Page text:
While the statute does not set forth any specific criteria to be considered upon an application for youthful offender status, a review of pertinent caselaw indicates that the factors to be considered include the gravity of the crime and manner in which it was committed, mitigating circumstances, defendant's prior criminal record, prior acts of violence, recommendations in the presentence reports, defendant's reputation, the level of cooperation with authorities, defendant's attitude toward society and respect for the law, and the prospects for rehabilitation and hope for a future constructive life.

People v. Cruickshank, 484 N.Y.S.2d 328, 336 (1985).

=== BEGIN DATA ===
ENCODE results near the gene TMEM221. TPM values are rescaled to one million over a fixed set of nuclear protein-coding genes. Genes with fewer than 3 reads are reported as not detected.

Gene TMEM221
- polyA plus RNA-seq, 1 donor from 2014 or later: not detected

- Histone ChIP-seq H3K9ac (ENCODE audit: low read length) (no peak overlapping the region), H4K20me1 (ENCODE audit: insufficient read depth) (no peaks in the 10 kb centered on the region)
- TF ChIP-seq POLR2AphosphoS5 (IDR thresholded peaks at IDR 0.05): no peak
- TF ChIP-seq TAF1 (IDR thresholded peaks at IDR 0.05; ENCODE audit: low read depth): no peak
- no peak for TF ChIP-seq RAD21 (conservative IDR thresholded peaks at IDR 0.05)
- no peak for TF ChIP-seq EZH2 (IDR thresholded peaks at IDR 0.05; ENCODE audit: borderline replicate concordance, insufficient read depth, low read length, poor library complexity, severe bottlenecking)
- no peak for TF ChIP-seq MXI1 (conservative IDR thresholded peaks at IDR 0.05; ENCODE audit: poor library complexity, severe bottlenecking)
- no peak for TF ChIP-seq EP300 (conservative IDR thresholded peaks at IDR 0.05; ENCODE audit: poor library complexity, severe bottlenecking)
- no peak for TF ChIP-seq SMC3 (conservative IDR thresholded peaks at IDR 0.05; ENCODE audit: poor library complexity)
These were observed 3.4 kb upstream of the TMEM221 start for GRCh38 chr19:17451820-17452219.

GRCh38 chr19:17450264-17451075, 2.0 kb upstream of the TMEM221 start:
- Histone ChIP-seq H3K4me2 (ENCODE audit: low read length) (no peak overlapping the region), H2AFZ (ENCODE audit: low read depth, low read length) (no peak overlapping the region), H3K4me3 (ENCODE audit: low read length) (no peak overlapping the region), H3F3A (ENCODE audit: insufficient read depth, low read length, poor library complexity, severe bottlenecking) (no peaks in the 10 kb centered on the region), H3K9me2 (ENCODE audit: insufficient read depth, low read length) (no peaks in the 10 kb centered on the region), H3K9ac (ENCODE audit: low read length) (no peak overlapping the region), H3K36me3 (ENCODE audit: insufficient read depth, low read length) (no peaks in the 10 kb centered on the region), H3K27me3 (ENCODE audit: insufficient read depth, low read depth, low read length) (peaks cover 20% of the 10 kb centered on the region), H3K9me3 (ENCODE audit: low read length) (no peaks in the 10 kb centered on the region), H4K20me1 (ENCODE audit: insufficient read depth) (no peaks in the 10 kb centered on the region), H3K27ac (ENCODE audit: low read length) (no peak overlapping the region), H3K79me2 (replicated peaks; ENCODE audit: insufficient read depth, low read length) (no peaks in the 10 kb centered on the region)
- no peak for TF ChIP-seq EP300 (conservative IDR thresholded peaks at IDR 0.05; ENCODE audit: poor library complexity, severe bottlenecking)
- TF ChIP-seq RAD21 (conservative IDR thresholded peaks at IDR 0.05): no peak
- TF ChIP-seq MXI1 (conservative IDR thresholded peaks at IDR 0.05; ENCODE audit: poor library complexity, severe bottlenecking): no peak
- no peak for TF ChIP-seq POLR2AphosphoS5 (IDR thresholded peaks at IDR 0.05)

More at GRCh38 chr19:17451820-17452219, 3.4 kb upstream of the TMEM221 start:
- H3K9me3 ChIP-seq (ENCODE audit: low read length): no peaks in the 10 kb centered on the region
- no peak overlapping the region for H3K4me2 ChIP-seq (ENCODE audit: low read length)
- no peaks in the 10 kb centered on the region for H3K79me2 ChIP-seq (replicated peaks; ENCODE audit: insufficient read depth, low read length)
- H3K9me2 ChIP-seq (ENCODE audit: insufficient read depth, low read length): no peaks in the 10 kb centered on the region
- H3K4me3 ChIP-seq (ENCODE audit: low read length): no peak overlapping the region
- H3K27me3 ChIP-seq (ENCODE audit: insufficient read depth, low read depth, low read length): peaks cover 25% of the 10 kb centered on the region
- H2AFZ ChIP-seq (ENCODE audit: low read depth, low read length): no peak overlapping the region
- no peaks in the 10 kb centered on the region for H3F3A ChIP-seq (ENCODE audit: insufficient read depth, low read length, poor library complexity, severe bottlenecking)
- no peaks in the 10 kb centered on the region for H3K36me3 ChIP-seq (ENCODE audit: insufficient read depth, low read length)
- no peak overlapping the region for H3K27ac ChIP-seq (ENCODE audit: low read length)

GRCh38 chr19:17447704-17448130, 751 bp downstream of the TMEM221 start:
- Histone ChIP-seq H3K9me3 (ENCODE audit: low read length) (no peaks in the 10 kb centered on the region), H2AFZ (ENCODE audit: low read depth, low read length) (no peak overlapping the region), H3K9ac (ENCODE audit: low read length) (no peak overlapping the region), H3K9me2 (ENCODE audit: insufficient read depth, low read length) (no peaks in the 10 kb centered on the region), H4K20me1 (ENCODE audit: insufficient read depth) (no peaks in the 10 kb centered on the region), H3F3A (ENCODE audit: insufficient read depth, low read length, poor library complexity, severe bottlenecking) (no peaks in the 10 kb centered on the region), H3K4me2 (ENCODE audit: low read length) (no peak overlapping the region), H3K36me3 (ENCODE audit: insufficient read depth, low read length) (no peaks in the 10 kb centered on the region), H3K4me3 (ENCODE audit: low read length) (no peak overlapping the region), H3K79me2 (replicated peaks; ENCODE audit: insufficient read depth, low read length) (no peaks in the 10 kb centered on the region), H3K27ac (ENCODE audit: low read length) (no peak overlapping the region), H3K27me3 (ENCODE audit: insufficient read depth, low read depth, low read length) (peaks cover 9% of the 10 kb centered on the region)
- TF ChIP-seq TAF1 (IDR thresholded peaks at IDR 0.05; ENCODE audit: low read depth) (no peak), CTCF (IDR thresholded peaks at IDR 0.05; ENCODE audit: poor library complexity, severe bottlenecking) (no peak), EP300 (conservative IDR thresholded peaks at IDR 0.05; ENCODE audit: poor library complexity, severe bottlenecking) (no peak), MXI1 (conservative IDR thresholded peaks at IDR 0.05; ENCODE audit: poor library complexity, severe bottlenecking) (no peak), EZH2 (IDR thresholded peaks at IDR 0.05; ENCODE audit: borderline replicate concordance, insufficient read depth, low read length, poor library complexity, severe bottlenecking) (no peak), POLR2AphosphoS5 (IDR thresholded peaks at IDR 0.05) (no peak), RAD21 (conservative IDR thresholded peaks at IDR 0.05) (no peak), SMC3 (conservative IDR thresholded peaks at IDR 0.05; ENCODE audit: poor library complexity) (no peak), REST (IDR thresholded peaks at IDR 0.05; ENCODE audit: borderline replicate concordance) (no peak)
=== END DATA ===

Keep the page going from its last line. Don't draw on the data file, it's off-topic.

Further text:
In light of the above standards from other jurisdictions, I propose the following guidelines for circuit courts to consider in making the determination of whether a defendant should be provided youthful offender treatment. In deciding whether a defendant should be accorded youthful offender treatment, a trial court should consider: (1) whether the offense was against a person or property; (2) the extent of the injury to the person or property; (3) whether a weapon was used in the commission of the offense; (4) the age of the defendant at the time of the offense; (5) the maturity of the defendant; (6) the defendant's educational level; (7) the defendant's family background; (8) the defendant's prior criminal record; (9) the opinion of the victim or his/her family; (10) recommendations in the presentence report; (11) psychological evaluation; (12) whether the defendant has accepted responsibility for the offense and expressed remorse; (13) institutional assessment of the defendant if he/she was confined prior to sentencing; (14) the best interests of the community; (15) the likelihood of reasonable rehabilitation of the defendant by the use of procedures, services, and facilities currently available at youthful offender centers; and (16) any other relevant mitigating or aggravating considerations.